[10 September 2008]
PopMatters Film and TV Editor
“He just collapsed, with a crate in his hands.” Mme. Sforza’s (Jeanne Goupil) face is taut, her hands slowly moving as she recalls the moment of her husband’s heart attack. Her 30-year-old son Antoine (Nicolas Cazalé) also looks stricken, not quite sure what to make of this new situation. He’s just arrived from the city, summoned by his family after 10 years away. Now, he knows, his life is changed forever.
At the start of The Grocer’s Son (Le fils de l’épicier), Antoine is forced to reconsider his titular status. This reluctance is made visible in close, telling details, as he makes his way from a metro train, through a tunnel to the escalator, up into bright sunlight: the camera keeps tight on his hand, on the escalator railing, crosscutting to indicate his memory, his small child’s hand in his father’s weathered one. In the hospital corridor, the frame follows behind, leaving Antoine’s face obscured, but the stiffness of his gait suggests the dread he feels. As he greets his mother and older brother François (Stéphan Guérin Tillié), their own conflicts visible in their faces, hardly glad to see Antoine but also reassured that he’s showed up, at last.
Though no one says much in the early moments of Éric Guirado’s film, it’s clear enough that a lifetime’s worth of tensions is making everyone feel claustrophobic. As the film’s emotional center, Antoine is one of those man-boys who has never quite grown up: he’s never held a job more than a few months, he hasn’t found an abiding passion, his days are shapeless. Unsurprisingly, this lack of direction extends to his romantic life: he’s developed a crush on Claire (Clotilde Hesme), who lives down the hall in his apartment building. She’s creative, charismatic, and adorably distracted, working on an application to a university in Spain while Antoine mopes about, hoping she’ll notice him. When he brings his mother home to stay in his place—no furniture, boxes still unpacked—he takes the opportunity to stay over at Claire’s. Still, she doesn’t notice his affections, but keeps chatting breathlessly about her next day’s plans. Antoine gazes up toward the ceiling, not able to imagine what to say.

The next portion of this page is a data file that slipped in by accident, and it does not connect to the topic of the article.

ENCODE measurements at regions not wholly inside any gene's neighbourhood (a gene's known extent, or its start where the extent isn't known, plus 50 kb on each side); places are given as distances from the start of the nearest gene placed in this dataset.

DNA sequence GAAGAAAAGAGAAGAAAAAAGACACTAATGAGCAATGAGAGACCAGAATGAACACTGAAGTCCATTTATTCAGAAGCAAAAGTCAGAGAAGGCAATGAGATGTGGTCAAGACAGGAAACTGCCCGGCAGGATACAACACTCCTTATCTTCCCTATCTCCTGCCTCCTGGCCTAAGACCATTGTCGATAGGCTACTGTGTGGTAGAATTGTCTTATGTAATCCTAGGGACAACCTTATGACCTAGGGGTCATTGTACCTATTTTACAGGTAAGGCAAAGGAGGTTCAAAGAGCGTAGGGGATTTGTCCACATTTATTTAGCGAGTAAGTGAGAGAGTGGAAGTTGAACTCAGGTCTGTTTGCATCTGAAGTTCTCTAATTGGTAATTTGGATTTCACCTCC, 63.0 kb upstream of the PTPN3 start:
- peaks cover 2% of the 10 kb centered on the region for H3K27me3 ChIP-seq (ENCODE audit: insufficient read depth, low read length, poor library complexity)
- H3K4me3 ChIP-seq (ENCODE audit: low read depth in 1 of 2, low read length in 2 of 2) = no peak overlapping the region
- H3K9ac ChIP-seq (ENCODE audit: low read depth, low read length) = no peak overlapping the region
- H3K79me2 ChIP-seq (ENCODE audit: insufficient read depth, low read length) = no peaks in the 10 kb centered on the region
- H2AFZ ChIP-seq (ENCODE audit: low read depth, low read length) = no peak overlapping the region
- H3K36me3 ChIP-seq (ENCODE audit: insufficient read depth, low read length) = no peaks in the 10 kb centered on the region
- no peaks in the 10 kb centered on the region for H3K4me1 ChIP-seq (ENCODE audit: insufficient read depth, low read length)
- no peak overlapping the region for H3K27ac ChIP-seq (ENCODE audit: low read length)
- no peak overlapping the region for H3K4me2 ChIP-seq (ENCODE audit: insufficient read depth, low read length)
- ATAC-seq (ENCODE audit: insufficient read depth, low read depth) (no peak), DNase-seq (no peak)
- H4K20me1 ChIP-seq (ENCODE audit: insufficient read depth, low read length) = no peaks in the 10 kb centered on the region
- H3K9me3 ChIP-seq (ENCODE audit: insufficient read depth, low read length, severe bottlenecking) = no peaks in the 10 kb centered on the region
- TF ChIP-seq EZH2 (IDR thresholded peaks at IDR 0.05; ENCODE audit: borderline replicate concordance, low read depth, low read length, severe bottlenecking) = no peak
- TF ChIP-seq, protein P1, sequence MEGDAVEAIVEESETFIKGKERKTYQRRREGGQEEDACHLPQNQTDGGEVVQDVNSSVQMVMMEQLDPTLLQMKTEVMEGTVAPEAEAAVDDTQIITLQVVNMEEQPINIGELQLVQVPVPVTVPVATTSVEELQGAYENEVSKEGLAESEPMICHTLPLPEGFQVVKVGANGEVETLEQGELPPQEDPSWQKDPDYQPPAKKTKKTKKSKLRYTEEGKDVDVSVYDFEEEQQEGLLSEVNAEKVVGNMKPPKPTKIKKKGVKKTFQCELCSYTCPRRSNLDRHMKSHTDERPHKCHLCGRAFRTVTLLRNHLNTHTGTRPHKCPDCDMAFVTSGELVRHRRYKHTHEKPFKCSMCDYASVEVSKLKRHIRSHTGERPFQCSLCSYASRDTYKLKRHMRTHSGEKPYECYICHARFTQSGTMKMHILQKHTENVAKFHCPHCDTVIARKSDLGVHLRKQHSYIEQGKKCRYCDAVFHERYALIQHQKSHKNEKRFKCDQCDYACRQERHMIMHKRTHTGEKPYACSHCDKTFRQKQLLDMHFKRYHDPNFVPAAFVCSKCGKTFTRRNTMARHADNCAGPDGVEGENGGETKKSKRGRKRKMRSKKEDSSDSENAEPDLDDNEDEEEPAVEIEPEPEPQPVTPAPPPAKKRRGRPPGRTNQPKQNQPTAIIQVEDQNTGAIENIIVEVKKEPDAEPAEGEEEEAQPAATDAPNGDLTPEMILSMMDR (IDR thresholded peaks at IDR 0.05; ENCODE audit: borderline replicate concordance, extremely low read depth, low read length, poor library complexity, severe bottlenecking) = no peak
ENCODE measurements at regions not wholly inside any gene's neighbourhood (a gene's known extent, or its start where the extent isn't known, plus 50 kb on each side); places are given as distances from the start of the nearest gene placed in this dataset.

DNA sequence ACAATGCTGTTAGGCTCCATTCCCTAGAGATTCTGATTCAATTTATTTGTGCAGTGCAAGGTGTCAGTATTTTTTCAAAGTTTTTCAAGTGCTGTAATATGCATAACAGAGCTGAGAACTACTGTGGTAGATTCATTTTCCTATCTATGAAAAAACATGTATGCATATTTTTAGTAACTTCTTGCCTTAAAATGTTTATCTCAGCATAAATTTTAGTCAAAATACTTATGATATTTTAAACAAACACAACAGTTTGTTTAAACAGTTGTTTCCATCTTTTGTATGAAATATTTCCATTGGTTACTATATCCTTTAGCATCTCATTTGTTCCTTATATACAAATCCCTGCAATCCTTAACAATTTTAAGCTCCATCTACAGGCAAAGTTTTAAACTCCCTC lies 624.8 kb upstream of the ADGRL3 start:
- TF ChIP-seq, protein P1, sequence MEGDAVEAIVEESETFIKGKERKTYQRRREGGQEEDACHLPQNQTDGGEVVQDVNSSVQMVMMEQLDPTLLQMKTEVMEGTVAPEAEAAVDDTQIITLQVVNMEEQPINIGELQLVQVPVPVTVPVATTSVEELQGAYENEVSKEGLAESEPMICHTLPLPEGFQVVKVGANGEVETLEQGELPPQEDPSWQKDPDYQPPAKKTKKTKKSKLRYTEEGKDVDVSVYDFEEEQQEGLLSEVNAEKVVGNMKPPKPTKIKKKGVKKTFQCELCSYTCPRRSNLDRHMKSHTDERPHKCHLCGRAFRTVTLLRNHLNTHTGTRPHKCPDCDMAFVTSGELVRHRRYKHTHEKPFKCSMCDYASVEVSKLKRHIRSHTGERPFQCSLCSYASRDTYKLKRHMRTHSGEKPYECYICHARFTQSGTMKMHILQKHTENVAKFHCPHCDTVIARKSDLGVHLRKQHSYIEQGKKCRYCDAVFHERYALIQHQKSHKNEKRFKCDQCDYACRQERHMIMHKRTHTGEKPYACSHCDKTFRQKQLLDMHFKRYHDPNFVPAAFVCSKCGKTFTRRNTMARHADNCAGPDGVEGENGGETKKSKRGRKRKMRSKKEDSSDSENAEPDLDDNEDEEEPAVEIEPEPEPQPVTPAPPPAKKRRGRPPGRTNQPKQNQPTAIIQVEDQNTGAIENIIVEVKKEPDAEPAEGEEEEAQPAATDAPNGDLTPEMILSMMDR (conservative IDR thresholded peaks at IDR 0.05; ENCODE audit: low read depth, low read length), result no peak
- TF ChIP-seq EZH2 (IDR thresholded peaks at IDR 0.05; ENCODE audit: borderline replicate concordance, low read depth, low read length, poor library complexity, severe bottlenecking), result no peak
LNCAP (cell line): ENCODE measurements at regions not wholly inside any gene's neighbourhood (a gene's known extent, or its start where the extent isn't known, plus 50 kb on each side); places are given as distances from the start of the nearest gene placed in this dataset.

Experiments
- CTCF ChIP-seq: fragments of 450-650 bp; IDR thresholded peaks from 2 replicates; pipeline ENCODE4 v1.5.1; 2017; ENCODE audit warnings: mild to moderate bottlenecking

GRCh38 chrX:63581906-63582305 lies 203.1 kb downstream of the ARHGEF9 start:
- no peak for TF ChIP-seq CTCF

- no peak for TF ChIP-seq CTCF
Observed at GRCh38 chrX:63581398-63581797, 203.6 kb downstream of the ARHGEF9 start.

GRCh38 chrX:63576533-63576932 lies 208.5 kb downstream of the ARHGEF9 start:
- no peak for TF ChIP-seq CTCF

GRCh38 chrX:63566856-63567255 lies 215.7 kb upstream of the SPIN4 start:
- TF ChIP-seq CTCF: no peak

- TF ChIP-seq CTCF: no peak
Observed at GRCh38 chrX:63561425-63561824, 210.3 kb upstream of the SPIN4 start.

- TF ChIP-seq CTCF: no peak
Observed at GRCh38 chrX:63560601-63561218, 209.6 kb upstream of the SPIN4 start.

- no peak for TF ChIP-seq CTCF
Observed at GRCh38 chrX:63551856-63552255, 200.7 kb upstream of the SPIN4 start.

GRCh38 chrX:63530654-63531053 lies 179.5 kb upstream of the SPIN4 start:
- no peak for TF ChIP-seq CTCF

So far, you’d be forgiven for thinking you’ve walked into a Gallic version of a yet another Adam Sandler or Seth Rogen escapade, wherein Antoine will go through 90 minutes worth of maturation motions, complete with pratfalls and broad mugs, before at last he comes to understand the value of family, the support of a lovely young woman, and his own, long repressed generosity of spirit.
Thankfully, The Grocer’s Son is not that movie. Yes, the plot is familiar, even occasionally trite, but its impressionistic visual stylings are at once lyrical and precise, gestures toward character rather than pronouncements. When he discovers a way to bring Claire with him to the countryside (he borrows money from his mother to finance Claire’s exams), Antoine thinks he’s being sly, that finally he will have the girl’s full attention and impress her.
He doesn’t anticipate, of course, the sorts of emotional archeology he will face back among the rolling hills, the guilt he will feel, his brother’s resentment or, most significantly, the effects of spending a long, slow summer among “old folks” whose understanding of what’s important is completely inverse to his. While his father (Daniel Duval) recovers in the hospital, Antoine drives the ancient grocer’s van, delivering to a route of customers each day, his initial grumpiness earning him harrumphs and raised eyebrows. Claire’s decision to come along shows Antoine how he might actually enjoy the job, to appreciate the daily drama of widowers buying single tins of peas and women hunched over their baskets after purchasing two eggs, butter, and radishes.
Such simplicity, so annoying to Antoine at first, soon becomes bracing. When Claire convinces him one evening to paint the van in pretty pastels, with bouncy script proclaiming it “The Flying Grocer,” he knows his dad will disapprove. But suddenly, the daily work is social, enlightening, and energizing.
If its narrative focus on the prodigal son is familiar, the film’s compositional airiness—even in images that elsewhere would be conventional, long shots of lush green hills or closeups of rustic faces—is, in a word, lovely. This, you might sigh with some relief, is how an ordinary tale of growing up might be rendered so it almost seems new.